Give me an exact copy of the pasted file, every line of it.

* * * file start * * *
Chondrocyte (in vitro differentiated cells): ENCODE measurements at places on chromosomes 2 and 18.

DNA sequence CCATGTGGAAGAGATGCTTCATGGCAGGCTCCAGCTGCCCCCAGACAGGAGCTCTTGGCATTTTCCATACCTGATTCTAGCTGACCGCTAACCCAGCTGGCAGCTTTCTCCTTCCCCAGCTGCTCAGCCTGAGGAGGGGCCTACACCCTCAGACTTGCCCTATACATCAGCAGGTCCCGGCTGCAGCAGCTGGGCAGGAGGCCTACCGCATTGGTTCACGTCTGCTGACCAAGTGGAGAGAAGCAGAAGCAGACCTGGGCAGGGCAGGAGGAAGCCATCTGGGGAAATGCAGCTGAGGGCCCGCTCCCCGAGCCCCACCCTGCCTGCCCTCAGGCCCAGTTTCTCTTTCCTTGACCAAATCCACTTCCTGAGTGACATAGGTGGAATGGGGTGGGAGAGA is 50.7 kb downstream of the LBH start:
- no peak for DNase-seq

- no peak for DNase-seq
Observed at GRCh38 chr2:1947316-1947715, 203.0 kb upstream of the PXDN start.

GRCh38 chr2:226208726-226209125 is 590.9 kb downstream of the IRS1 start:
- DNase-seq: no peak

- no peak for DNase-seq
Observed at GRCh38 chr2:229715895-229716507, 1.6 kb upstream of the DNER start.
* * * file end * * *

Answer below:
Chondrocyte (in vitro differentiated cells): ENCODE measurements at places on chromosomes 2 and 18.

DNA sequence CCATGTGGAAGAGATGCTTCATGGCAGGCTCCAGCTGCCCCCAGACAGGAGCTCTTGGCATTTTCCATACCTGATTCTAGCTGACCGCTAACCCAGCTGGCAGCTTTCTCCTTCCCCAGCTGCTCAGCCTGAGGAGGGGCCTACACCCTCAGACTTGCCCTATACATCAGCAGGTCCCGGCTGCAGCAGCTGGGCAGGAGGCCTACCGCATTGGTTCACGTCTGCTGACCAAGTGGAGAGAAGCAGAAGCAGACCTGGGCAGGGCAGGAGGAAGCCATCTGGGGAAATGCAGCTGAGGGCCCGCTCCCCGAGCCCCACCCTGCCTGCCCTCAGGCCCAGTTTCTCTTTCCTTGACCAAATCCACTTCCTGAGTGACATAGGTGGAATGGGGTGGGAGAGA is 50.7 kb downstream of the LBH start:
- no peak for DNase-seq

- no peak for DNase-seq
Observed at GRCh38 chr2:1947316-1947715, 203.0 kb upstream of the PXDN start.

GRCh38 chr2:226208726-226209125 is 590.9 kb downstream of the IRS1 start:
- DNase-seq: no peak

- no peak for DNase-seq
Observed at GRCh38 chr2:229715895-229716507, 1.6 kb upstream of the DNER start.